Defendant was convicted of burglary and appeals to this court.
1. The first enumeration of error raises the issue of alleged denial of a speedy trial. The record fails to show that a proper request for trial was filed, nor is anything indicated that a delay, if any, was purposeful, oppressive or prejudicial. Hughes v. State, 228 Ga. 593 (187 SE2d 135)
. Therefore, this enumeration is without merit.
2. This court considers the second enumeration of
App.) JANUARY TERM, 1977. 95
error to be more serious. Defendant contends that the trial judge failed to charge on a presumption of innocence with which defendant enters his trial and that this presumption remains with him. We agree. "The failure of a trial judge in a criminal case to charge the jury to the effect that the defendant enters upon his trial with a presumption of innocence in his favor, and that this presumption remains with him, in the nature of evidence, until rebutted by proof satisfying the jury of his guilt to the exclusion of reasonable doubt, is error requiring the grant of a new trial.
"The presumption of innocence is affirmative proof in behalf of one accused of crime, and places upon the prosecution the burden of rebutting it by proof which shall satisfy the jury of the defendant's guilt beyond, a reasonable doubt. The term 'presumption of innocence' is not synonymous with 'reasonable doubt of guilt.' The presumption refers to a substantive right, which is in the nature of evidence, and the phrase 'reasonable doubt' applies to a mental condition when there is an absence of the degree of proof necessary to produce mental conviction." Butts v. State, 13 Ga. App. 274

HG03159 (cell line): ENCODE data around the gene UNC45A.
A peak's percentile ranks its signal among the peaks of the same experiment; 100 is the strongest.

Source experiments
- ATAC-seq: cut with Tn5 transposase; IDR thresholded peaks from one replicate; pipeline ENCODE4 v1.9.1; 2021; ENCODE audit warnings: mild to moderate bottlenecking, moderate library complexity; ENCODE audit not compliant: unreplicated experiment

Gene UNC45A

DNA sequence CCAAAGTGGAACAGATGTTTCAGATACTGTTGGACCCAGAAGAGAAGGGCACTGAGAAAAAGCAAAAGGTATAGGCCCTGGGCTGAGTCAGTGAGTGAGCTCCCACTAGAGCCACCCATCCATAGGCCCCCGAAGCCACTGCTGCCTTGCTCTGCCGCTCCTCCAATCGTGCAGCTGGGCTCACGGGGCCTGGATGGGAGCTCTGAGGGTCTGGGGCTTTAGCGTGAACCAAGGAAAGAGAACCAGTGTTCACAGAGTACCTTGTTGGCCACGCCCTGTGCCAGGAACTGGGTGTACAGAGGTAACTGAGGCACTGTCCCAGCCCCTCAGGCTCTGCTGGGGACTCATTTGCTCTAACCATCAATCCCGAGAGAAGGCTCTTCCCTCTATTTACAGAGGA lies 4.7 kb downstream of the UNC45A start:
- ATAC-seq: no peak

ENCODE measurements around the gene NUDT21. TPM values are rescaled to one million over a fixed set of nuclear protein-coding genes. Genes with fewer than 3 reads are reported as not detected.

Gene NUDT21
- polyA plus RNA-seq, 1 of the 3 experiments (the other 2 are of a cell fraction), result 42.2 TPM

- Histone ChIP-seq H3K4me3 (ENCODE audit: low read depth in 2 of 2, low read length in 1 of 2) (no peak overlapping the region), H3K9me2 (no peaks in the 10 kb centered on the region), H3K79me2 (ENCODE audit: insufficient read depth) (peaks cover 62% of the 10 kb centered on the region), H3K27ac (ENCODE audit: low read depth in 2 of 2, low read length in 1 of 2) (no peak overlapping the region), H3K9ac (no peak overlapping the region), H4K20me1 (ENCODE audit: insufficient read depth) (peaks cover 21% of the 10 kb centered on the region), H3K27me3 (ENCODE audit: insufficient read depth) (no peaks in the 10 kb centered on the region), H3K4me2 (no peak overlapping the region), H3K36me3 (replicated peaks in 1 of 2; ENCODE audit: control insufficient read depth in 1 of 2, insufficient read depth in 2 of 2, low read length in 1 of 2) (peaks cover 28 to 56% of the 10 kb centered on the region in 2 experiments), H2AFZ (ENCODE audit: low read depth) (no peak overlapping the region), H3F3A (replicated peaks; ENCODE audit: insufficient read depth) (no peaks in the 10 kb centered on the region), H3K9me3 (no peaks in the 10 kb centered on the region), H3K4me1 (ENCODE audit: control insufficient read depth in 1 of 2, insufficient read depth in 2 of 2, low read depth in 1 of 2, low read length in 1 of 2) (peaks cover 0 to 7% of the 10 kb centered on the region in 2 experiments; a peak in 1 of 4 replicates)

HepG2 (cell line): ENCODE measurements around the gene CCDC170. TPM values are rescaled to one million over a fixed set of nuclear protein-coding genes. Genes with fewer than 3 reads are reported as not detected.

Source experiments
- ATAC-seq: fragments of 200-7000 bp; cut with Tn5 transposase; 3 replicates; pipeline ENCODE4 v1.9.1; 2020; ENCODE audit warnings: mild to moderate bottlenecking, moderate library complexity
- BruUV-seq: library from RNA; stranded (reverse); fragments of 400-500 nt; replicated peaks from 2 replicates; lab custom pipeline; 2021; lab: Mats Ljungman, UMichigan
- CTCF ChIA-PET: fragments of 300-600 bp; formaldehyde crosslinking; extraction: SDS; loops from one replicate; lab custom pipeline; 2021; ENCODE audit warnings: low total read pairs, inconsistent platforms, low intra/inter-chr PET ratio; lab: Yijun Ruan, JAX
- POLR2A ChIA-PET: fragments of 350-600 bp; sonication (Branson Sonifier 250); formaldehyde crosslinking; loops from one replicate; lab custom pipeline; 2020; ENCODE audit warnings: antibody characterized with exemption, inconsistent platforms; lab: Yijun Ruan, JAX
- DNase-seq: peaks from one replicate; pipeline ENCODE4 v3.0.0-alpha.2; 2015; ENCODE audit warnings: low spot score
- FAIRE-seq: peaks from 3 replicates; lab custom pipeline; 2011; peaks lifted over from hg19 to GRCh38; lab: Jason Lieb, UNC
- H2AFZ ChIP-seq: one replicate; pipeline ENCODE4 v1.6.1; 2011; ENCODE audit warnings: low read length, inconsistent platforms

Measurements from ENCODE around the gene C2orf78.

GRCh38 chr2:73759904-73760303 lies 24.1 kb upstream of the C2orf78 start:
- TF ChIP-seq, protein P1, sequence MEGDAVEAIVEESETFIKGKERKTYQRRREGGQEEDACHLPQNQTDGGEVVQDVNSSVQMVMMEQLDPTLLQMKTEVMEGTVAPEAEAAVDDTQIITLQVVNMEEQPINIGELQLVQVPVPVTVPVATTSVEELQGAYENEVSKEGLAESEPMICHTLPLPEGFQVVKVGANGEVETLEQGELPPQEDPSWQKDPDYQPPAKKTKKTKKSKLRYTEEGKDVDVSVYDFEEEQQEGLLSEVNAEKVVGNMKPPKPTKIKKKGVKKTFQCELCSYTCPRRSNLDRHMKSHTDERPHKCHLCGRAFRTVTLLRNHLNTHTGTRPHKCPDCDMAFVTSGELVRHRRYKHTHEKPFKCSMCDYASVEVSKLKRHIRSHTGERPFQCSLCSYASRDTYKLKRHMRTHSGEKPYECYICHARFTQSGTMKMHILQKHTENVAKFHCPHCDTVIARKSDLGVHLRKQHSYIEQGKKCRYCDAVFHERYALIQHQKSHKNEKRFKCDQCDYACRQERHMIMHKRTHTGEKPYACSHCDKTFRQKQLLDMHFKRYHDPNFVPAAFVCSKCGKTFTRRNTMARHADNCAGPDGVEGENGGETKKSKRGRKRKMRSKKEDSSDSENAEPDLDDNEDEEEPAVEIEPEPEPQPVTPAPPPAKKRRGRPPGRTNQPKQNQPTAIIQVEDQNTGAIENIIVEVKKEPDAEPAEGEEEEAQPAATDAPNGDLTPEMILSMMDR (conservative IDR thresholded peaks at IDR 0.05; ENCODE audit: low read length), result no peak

(1, 2) (79 SE 87
). See also Payne v. State, 233 Ga. 294
, 309 (3) (210 SE2d 775
); Moon v. State, 136 Ga. App. 905 (1) (222 SE2d 635)
; Code Ann. 26-501.
The state contends that such failure to charge is harmless error. We cannot accept this contention. This presumption is a fundamental protection afforded an accused and is based upon an established principle of common law.
It was not necessary to object to such omission in the charge since Code Ann. 70-207 (a) does not apply to criminal cases nor does the record show an express waiver of the right of objection to the charge as given, even if, arguendo, a waiver would preclude defendant from raising this issue. On this question, see Thomas v. State, 234 Ga. 615 (216 SE2d 859)
, where the Supreme Court in reply to a certified question from this court held that even an express waiver would not prevent consideration of an enumeration of error on this contention in the appellate court.